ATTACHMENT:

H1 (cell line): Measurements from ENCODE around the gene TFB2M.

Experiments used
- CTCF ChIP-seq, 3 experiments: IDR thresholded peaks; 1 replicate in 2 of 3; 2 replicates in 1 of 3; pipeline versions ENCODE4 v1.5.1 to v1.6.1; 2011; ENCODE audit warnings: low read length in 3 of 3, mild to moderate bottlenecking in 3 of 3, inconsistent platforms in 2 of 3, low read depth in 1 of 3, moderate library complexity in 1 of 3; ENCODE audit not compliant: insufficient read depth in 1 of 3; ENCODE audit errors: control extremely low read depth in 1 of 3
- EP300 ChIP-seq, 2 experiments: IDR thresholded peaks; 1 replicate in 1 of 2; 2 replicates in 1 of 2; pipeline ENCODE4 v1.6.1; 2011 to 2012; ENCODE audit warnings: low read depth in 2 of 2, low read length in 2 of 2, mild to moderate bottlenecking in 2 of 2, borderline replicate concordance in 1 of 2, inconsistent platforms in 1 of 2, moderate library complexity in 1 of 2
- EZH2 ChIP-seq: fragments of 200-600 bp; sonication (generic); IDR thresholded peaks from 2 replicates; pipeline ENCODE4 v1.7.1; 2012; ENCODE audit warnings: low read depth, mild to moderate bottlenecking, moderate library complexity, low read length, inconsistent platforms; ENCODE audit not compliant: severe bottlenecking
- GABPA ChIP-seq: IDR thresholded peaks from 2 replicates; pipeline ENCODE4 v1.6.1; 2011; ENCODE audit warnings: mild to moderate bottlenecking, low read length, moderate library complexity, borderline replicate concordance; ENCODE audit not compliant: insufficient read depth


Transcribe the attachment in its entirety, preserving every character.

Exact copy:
H1 (cell line): Measurements from ENCODE around the gene TFB2M.

Experiments used
- CTCF ChIP-seq, 3 experiments: IDR thresholded peaks; 1 replicate in 2 of 3; 2 replicates in 1 of 3; pipeline versions ENCODE4 v1.5.1 to v1.6.1; 2011; ENCODE audit warnings: low read length in 3 of 3, mild to moderate bottlenecking in 3 of 3, inconsistent platforms in 2 of 3, low read depth in 1 of 3, moderate library complexity in 1 of 3; ENCODE audit not compliant: insufficient read depth in 1 of 3; ENCODE audit errors: control extremely low read depth in 1 of 3
- EP300 ChIP-seq, 2 experiments: IDR thresholded peaks; 1 replicate in 1 of 2; 2 replicates in 1 of 2; pipeline ENCODE4 v1.6.1; 2011 to 2012; ENCODE audit warnings: low read depth in 2 of 2, low read length in 2 of 2, mild to moderate bottlenecking in 2 of 2, borderline replicate concordance in 1 of 2, inconsistent platforms in 1 of 2, moderate library complexity in 1 of 2
- EZH2 ChIP-seq: fragments of 200-600 bp; sonication (generic); IDR thresholded peaks from 2 replicates; pipeline ENCODE4 v1.7.1; 2012; ENCODE audit warnings: low read depth, mild to moderate bottlenecking, moderate library complexity, low read length, inconsistent platforms; ENCODE audit not compliant: severe bottlenecking
- GABPA ChIP-seq: IDR thresholded peaks from 2 replicates; pipeline ENCODE4 v1.6.1; 2011; ENCODE audit warnings: mild to moderate bottlenecking, low read length, moderate library complexity, borderline replicate concordance; ENCODE audit not compliant: insufficient read depth